Public disclosure

What You Say in Public Is Public

What you say in public is public, whether you think so or not.

Mitt Romney's comment at a private fundraiser and Donald Sterling's private comments to his girlfriend were captured on digital devices and turned into very damaging public issues. Trying to explain away their comments by where they were uttered would be pointless and irrelevant. You said them, someone heard them and they were posted for all the world to see and hear.

The best way to avoid an embarrassing disclosure is not to say anything in an unguarded moment or outside a secure location. With smartphones everywhere and the prospect of an army of drones overhead, secure locations may be increasingly hard to find. That argues for keeping some thoughts to yourself.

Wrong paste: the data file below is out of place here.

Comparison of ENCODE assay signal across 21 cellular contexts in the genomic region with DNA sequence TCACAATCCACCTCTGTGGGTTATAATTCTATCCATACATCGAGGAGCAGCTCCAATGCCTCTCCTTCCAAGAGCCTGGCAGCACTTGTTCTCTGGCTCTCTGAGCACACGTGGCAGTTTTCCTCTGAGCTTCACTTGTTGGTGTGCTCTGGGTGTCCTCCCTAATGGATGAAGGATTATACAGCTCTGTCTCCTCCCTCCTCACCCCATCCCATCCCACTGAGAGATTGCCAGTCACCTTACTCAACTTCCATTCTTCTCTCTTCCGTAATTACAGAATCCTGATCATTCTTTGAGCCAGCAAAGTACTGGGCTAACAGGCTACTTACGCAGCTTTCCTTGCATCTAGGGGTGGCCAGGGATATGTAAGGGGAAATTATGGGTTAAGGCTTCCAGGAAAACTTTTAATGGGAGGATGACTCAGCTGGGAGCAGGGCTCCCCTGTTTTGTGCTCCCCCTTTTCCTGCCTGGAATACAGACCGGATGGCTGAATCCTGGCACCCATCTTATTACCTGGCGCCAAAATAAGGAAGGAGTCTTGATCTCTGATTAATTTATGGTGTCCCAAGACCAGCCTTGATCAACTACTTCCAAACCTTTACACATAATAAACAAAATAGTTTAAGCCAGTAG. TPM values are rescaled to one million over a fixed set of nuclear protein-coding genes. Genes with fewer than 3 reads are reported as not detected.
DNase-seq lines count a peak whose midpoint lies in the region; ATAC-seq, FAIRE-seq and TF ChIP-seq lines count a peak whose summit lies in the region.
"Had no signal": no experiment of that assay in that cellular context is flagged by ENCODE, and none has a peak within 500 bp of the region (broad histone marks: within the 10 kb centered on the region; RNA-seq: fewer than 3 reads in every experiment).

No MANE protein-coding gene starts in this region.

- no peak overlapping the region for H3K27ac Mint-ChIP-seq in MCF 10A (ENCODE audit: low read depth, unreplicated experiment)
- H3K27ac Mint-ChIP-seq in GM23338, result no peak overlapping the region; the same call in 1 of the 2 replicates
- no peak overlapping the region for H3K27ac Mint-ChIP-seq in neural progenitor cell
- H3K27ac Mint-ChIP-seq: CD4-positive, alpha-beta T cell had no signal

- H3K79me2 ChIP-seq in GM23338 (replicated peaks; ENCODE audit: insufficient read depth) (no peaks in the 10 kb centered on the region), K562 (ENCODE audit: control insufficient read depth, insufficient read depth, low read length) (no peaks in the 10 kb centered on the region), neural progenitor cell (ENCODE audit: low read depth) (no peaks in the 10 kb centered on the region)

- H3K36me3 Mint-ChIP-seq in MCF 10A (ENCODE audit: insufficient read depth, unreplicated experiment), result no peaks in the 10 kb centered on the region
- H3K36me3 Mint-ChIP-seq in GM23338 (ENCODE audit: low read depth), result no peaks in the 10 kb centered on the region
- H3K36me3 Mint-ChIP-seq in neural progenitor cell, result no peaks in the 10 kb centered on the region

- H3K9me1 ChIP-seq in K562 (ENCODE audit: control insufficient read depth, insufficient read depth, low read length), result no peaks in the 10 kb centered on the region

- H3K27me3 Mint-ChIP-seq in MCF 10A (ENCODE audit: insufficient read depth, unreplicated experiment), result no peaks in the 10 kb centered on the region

If you have any illusions about keeping information or comments confidential in an open setting, get rid of them. It really is a delusion.

A better assumption to make is that everything you say is being recorded by someone — from a government spy to a teenager randomly shooting video to while away time. This assumption should chasten you to be disciplined in what you say.

Disciplined speech doesn't mean constrained, boring speech. You just need to think before you speak. You can be informative, engaging and even funny. Just not stupid or careless.